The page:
the mac address table also has a list of interfaces and what vlan they are apart of
(as long as traffic has been seen on the ports in question)
the switch or endpoint device will tag the traffic, so that the switch knows what vlan the traffic belongs to and sends it to the proper port. I hope this answers your vlan question!
I guess my question is does a switch check the hash of the frame and compare it to the cam table? For instance, a switch gets a frame with a vlan membership of 10 and its an arp request. Does the switch get the frame, run a hash(including the vlan) and then forward it out only the ports where it found an exact match? I am curious how does the switch separate its own vlans? I mean I think that if you try to put one subnet on two different vlans the switch will yell at you. Is there any real seperation other than the switch not allowing it?
Let’s say a switch has 24 access ports where ports 1-12 are on VLAN 10 and ports 13-24 are on VLAN 20. Let’s say a broadcast frame is sent on port 1. The switch will receive that frame and send it out of ports 2 to 12. Why? Because it knows that it entered port 1, therefore it is on VLAN 10, therefore it will send it out of all ports that have been configured on VLAN 10. It doesn’t even look at the details of the frame itself, because there is no data in the frame that gives the switch VLAN information. The information comes only from the fact that the egress port is on VLAN 10.
Now if we have a trunk, where multiple VLANs are used, the frame must have additional information in order for the switch to determine on which VLAN to place it. However, when a tagged frame enters a trunk port, the tag is immediately stripped, and the frame is forwarded only to ports that are configured on the VLAN of the tag that was just removed.
The CAM table has nothing to do with the VLANs that ports belong to. The CAM table will map MAC addresses to ports. If a frame enters a port on VLAN 10, with a destination MAC address of a device on VLAN 20, even if that entry is in the CAM table, the switch will not allow this frame to be forwarded due to the mismatch in VLANs.
I hope this has been helpful!
All of your posts are extremely well written. Thank you for explaining things much simpler than I can
Thanks so much for the encouragement! I’m glad I could be of help!!
I loved the explanation on the virtual aspect vs the physical cabling. very clarifying. Thank you!
May I know what’s main different things between Standard Valn and Extended Van ?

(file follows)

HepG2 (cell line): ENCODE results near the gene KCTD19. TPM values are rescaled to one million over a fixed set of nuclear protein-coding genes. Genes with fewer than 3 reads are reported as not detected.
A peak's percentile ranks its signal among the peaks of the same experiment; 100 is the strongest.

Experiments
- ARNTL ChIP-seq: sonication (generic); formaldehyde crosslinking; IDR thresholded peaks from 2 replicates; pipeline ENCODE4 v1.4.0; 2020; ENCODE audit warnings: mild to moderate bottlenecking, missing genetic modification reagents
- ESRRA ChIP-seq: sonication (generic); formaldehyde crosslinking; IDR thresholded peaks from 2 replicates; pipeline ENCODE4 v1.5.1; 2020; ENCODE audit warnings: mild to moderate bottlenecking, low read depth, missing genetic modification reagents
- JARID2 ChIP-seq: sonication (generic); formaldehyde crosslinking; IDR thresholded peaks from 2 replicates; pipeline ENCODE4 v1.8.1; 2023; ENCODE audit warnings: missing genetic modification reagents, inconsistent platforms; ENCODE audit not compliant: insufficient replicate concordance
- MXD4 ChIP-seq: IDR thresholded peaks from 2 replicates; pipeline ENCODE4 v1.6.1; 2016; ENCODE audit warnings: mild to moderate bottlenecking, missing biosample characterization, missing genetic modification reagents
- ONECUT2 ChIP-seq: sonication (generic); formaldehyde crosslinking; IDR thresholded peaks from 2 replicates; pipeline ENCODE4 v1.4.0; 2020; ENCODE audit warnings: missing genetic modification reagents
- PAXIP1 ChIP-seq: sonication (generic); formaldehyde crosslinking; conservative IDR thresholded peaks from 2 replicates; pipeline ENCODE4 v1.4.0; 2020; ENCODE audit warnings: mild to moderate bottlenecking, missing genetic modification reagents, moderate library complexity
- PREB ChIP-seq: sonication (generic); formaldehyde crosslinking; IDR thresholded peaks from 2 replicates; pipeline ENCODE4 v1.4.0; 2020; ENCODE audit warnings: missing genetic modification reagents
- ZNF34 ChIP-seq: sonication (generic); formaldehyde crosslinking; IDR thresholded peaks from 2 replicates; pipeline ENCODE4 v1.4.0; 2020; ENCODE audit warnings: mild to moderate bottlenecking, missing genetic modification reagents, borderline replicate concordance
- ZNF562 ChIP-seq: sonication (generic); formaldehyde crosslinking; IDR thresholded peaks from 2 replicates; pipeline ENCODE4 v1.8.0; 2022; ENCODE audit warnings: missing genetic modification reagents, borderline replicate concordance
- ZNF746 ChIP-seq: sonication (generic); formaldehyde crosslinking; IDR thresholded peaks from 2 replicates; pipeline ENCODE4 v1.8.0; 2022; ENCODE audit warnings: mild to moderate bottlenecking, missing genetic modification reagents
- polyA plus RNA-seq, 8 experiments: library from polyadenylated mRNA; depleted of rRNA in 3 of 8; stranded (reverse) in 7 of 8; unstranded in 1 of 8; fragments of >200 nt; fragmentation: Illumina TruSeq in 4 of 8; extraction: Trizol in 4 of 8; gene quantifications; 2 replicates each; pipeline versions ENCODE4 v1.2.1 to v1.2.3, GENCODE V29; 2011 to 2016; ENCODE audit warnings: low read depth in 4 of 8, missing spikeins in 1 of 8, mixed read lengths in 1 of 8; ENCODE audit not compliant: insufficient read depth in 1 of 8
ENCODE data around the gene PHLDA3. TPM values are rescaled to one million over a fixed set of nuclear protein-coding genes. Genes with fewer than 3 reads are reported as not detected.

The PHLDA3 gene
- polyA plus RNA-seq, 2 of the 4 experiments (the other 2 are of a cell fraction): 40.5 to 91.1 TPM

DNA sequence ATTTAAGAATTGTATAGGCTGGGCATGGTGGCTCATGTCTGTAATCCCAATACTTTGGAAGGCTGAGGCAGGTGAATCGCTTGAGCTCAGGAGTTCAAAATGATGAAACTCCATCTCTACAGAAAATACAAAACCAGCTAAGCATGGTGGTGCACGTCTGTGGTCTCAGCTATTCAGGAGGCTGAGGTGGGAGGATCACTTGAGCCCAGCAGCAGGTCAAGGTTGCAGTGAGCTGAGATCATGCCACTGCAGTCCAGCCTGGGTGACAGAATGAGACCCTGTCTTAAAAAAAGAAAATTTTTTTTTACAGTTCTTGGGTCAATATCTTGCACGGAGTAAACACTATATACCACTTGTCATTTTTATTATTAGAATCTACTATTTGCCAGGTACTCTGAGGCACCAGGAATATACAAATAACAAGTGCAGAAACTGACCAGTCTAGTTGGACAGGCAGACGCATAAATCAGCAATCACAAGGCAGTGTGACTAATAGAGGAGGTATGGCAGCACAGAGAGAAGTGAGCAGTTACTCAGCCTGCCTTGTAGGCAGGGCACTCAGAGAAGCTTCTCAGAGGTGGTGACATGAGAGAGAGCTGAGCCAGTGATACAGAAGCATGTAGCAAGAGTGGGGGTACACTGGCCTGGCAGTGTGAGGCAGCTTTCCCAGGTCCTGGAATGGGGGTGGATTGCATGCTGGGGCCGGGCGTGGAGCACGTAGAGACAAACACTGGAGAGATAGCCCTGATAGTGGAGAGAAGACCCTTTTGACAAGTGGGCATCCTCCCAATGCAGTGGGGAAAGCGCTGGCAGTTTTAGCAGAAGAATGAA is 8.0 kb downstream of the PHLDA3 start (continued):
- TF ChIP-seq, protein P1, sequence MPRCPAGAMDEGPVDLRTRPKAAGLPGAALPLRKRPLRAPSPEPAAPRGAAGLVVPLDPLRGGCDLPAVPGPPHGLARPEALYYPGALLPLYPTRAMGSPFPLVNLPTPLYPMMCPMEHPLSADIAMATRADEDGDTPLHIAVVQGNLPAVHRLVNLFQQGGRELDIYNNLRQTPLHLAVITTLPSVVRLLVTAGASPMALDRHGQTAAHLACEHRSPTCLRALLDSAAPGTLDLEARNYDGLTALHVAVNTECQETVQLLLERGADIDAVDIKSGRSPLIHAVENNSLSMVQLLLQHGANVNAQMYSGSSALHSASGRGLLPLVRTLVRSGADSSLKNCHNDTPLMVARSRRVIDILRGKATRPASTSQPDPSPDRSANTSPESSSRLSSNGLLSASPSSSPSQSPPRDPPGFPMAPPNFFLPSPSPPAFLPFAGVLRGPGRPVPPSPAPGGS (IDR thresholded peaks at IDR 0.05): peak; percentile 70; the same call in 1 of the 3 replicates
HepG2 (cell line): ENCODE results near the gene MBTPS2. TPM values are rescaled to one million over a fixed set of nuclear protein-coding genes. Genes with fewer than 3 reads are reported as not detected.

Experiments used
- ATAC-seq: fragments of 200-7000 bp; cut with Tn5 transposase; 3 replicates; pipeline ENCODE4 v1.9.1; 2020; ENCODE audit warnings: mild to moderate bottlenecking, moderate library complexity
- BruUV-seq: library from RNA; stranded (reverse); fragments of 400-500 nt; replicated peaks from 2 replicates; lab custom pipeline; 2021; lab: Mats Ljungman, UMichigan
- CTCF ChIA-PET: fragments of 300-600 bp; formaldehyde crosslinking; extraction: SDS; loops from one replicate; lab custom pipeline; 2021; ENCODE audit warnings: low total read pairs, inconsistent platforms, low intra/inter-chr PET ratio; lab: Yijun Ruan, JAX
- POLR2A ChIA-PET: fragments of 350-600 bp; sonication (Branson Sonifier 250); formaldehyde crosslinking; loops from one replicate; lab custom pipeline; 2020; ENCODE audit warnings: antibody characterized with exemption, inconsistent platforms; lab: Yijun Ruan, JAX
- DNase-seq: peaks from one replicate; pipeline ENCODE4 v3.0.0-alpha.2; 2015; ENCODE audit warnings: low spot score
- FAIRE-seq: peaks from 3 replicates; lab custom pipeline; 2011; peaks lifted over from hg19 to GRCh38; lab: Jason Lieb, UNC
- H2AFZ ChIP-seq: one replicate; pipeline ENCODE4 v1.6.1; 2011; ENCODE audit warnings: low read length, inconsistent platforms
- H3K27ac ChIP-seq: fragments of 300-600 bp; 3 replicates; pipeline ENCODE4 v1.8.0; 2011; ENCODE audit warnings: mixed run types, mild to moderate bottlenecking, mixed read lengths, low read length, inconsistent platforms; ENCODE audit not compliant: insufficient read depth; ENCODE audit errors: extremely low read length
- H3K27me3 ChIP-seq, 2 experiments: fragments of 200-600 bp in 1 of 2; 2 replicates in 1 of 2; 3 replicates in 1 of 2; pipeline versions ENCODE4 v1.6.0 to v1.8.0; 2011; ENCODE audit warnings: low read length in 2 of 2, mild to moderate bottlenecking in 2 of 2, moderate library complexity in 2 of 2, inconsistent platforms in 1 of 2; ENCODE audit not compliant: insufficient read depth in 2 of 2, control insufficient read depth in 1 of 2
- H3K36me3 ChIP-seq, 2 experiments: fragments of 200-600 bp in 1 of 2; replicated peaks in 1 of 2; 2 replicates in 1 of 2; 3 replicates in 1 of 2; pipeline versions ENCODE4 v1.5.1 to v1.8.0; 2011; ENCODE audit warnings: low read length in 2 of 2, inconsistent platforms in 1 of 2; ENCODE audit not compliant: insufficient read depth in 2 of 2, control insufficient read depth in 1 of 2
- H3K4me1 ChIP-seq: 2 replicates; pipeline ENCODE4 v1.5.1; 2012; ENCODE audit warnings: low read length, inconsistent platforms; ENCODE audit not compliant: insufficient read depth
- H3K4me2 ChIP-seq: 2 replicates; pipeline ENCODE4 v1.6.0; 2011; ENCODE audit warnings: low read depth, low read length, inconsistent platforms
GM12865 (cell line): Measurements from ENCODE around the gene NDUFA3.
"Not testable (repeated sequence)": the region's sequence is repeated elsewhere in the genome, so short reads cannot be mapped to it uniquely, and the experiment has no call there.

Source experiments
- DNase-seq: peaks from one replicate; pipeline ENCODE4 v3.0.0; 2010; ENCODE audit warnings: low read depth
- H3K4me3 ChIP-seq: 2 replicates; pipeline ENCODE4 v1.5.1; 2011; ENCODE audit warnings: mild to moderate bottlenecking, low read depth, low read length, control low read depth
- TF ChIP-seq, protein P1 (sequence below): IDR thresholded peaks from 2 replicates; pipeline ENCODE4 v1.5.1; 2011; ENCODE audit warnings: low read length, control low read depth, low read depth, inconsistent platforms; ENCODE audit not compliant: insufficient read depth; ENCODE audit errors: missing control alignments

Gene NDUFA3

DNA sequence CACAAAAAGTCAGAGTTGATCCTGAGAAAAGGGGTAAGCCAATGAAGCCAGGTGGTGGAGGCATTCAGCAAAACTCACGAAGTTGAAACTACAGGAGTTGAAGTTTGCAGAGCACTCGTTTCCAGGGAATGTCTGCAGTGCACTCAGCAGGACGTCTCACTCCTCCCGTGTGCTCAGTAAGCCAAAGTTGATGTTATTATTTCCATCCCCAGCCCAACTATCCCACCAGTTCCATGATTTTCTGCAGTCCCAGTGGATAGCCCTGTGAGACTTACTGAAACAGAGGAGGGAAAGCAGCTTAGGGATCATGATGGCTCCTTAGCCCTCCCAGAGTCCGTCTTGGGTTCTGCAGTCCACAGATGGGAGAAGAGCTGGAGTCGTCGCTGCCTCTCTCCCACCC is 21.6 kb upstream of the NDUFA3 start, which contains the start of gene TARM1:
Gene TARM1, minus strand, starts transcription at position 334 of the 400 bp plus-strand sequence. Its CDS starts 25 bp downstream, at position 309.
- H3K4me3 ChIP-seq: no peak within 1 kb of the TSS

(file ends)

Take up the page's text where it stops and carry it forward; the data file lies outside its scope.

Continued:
After through internet , I’ve met Extended only support VTP3 …is there any other different between those vlan range ?
Before Cisco IOS Release 12.4(15)T, users were permitted to configure VLANs numbered from 2 to 1001. The remaining VLANs (numbered from 1006 to 4094) were reserved for use as internal VLANs configured by applications.
Because this number of VLANs was not always enough, especially for ISPs, beginning with Cisco IOS Release 12.4(15)T, all VLAN numbers except those reserved for default and reserved VLANs are available for user configuration. The result is that users and applications share the VLAN number space from 1006 to 4094.
VTP, the protocol that allows switches to share VLAN names, numbers and configurations, does not propagate configuration information for extended-range VLANs (VLAN numbers 1006 to 4094). You must configure extended-range VLANs manually on each network device.
I hope this has been helpful!
Great lesson on Vlans,
I would like to know when we assign a switchport to a particular vlan, how does the switch know which ports belongs to which VLANS so it can forward frames to the correct destination. For example, the CAM table shows mac address mapped to interfaces, how does the switch know what vlans are assigned especially since the frames do not carry vlan information ? Thank you!
The information of which ports belong to which VLAN is kept in the configuration. The running configuration resides in RAM and is used by the switch to determine to which VLAN each port is assigned.
I hope this has been helpful
Hi, how the router interpret a VLAN?.
For example, if i have this type of topology:
R - SW - H
The router have an ip addres that face up to the SW, for example 192.168.100.1, the SW that face up to the router have an acces port for the vlan 10, and the same thing to the host.
Why this communication is valid, even when the router to the switch didn’t have any vlan?
Take a look at this diagram:
Assume that ports 1, 5, and 10 have been assigned to VLAN 10 (the green ports). If the host communicates with the router, it sends a frame that enters the switch on port 1. The switch will have the ability to forward that frame to any port that is configured VLAN 10. This means that the frame can exit from ports 5 or 10 depending on where the destination MAC is found. The router doesn’t actually have to know what VLAN it is connected to, nor does the host. They just send their frames and the switch deals with where they can be forwarded to.
Now i the router was plugged into port 5, then the communication would still be successful, since 1, 5 and 10 are on the same VLAN. However, if the router was plugged into port 7 for example, communication would be blocked because the switch cannot allow devices on different VLANs to communicate.
I hope this has been helpful!